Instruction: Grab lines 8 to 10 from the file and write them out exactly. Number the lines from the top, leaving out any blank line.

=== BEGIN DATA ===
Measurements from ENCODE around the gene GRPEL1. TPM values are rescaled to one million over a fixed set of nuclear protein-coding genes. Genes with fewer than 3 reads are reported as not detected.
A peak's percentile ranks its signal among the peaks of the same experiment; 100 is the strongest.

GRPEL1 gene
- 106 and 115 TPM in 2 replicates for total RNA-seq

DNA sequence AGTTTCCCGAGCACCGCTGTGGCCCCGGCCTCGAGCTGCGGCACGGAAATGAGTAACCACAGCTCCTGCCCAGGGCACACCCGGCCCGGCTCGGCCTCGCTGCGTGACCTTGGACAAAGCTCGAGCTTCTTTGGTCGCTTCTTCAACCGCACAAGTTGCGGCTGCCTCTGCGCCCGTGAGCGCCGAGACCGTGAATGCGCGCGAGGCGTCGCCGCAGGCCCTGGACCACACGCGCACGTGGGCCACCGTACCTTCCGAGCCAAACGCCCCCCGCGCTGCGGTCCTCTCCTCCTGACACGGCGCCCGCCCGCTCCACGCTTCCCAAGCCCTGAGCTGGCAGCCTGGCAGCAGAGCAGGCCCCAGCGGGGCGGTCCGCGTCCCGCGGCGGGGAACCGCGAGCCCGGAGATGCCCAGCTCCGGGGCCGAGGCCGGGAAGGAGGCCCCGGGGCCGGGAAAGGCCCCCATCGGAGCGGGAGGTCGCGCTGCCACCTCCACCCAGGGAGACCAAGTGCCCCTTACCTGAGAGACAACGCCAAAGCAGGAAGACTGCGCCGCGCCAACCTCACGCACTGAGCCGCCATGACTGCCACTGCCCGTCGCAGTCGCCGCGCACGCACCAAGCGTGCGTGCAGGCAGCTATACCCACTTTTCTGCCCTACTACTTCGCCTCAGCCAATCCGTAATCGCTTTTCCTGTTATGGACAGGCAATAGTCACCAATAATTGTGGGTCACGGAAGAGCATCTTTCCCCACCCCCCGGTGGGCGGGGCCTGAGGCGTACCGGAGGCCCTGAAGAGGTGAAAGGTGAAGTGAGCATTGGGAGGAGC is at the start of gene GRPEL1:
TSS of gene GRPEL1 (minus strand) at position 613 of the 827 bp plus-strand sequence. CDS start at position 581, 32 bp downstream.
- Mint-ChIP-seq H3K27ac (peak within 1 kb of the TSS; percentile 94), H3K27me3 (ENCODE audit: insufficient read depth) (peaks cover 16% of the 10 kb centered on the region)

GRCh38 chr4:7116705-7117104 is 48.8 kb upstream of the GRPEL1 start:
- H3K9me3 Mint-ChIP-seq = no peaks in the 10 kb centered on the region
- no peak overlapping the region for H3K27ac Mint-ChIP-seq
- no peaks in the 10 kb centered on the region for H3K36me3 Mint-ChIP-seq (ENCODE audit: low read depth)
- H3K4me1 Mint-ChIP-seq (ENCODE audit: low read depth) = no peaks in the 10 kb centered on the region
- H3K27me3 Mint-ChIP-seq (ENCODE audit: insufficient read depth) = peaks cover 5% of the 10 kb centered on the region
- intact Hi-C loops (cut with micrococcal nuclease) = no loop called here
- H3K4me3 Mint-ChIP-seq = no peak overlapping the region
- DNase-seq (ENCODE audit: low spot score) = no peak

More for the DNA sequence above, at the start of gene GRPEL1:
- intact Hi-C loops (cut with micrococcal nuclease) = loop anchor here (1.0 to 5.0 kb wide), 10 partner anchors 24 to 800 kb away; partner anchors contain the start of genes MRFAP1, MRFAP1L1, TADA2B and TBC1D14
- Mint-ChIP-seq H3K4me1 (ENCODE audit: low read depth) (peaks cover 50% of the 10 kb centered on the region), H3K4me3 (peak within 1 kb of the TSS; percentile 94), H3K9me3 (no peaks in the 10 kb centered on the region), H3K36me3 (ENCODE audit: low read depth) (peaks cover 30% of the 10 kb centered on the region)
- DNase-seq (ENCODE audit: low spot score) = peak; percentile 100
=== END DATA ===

GRCh38 chr4:7116705-7117104 is 48.8 kb upstream of the GRPEL1 start:
- H3K9me3 Mint-ChIP-seq = no peaks in the 10 kb centered on the region
- no peak overlapping the region for H3K27ac Mint-ChIP-seq